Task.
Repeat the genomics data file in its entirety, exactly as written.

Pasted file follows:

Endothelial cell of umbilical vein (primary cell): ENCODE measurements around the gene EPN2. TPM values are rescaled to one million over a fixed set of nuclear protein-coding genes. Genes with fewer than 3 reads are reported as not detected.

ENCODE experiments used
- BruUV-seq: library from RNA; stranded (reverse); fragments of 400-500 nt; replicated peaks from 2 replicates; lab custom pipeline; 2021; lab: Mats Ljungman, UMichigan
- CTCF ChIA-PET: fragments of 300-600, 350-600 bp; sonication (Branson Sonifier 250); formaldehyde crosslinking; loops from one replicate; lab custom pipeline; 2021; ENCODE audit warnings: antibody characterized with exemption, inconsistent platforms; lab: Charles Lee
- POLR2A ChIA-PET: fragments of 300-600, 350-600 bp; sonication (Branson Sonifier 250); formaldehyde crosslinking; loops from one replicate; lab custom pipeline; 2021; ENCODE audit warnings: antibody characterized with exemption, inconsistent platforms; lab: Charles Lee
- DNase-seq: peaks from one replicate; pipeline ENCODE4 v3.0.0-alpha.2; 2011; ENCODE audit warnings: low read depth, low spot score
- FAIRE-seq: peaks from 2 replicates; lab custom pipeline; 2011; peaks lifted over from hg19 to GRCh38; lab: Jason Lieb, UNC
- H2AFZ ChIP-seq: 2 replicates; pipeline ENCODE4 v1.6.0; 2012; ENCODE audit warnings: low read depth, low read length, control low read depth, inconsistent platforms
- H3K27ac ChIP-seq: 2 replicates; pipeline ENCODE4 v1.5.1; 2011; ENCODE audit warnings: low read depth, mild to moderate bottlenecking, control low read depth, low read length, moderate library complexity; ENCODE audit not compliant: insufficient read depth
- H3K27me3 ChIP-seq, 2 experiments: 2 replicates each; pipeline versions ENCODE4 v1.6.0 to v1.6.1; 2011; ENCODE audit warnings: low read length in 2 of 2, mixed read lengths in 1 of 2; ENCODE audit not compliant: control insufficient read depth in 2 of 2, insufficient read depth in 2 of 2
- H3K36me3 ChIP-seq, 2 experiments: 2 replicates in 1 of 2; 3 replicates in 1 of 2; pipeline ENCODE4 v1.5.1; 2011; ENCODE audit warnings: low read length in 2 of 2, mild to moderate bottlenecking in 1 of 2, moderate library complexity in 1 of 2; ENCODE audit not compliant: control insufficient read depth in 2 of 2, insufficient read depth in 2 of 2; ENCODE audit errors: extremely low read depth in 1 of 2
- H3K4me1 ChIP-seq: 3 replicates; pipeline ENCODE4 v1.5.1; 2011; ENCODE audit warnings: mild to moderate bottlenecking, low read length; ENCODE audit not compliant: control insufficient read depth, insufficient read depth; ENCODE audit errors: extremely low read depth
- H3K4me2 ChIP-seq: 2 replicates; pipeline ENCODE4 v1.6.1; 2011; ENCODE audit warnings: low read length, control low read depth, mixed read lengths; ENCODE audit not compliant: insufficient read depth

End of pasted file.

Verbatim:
Endothelial cell of umbilical vein (primary cell): ENCODE measurements around the gene EPN2. TPM values are rescaled to one million over a fixed set of nuclear protein-coding genes. Genes with fewer than 3 reads are reported as not detected.

ENCODE experiments used
- BruUV-seq: library from RNA; stranded (reverse); fragments of 400-500 nt; replicated peaks from 2 replicates; lab custom pipeline; 2021; lab: Mats Ljungman, UMichigan
- CTCF ChIA-PET: fragments of 300-600, 350-600 bp; sonication (Branson Sonifier 250); formaldehyde crosslinking; loops from one replicate; lab custom pipeline; 2021; ENCODE audit warnings: antibody characterized with exemption, inconsistent platforms; lab: Charles Lee
- POLR2A ChIA-PET: fragments of 300-600, 350-600 bp; sonication (Branson Sonifier 250); formaldehyde crosslinking; loops from one replicate; lab custom pipeline; 2021; ENCODE audit warnings: antibody characterized with exemption, inconsistent platforms; lab: Charles Lee
- DNase-seq: peaks from one replicate; pipeline ENCODE4 v3.0.0-alpha.2; 2011; ENCODE audit warnings: low read depth, low spot score
- FAIRE-seq: peaks from 2 replicates; lab custom pipeline; 2011; peaks lifted over from hg19 to GRCh38; lab: Jason Lieb, UNC
- H2AFZ ChIP-seq: 2 replicates; pipeline ENCODE4 v1.6.0; 2012; ENCODE audit warnings: low read depth, low read length, control low read depth, inconsistent platforms
- H3K27ac ChIP-seq: 2 replicates; pipeline ENCODE4 v1.5.1; 2011; ENCODE audit warnings: low read depth, mild to moderate bottlenecking, control low read depth, low read length, moderate library complexity; ENCODE audit not compliant: insufficient read depth
- H3K27me3 ChIP-seq, 2 experiments: 2 replicates each; pipeline versions ENCODE4 v1.6.0 to v1.6.1; 2011; ENCODE audit warnings: low read length in 2 of 2, mixed read lengths in 1 of 2; ENCODE audit not compliant: control insufficient read depth in 2 of 2, insufficient read depth in 2 of 2
- H3K36me3 ChIP-seq, 2 experiments: 2 replicates in 1 of 2; 3 replicates in 1 of 2; pipeline ENCODE4 v1.5.1; 2011; ENCODE audit warnings: low read length in 2 of 2, mild to moderate bottlenecking in 1 of 2, moderate library complexity in 1 of 2; ENCODE audit not compliant: control insufficient read depth in 2 of 2, insufficient read depth in 2 of 2; ENCODE audit errors: extremely low read depth in 1 of 2
- H3K4me1 ChIP-seq: 3 replicates; pipeline ENCODE4 v1.5.1; 2011; ENCODE audit warnings: mild to moderate bottlenecking, low read length; ENCODE audit not compliant: control insufficient read depth, insufficient read depth; ENCODE audit errors: extremely low read depth
- H3K4me2 ChIP-seq: 2 replicates; pipeline ENCODE4 v1.6.1; 2011; ENCODE audit warnings: low read length, control low read depth, mixed read lengths; ENCODE audit not compliant: insufficient read depth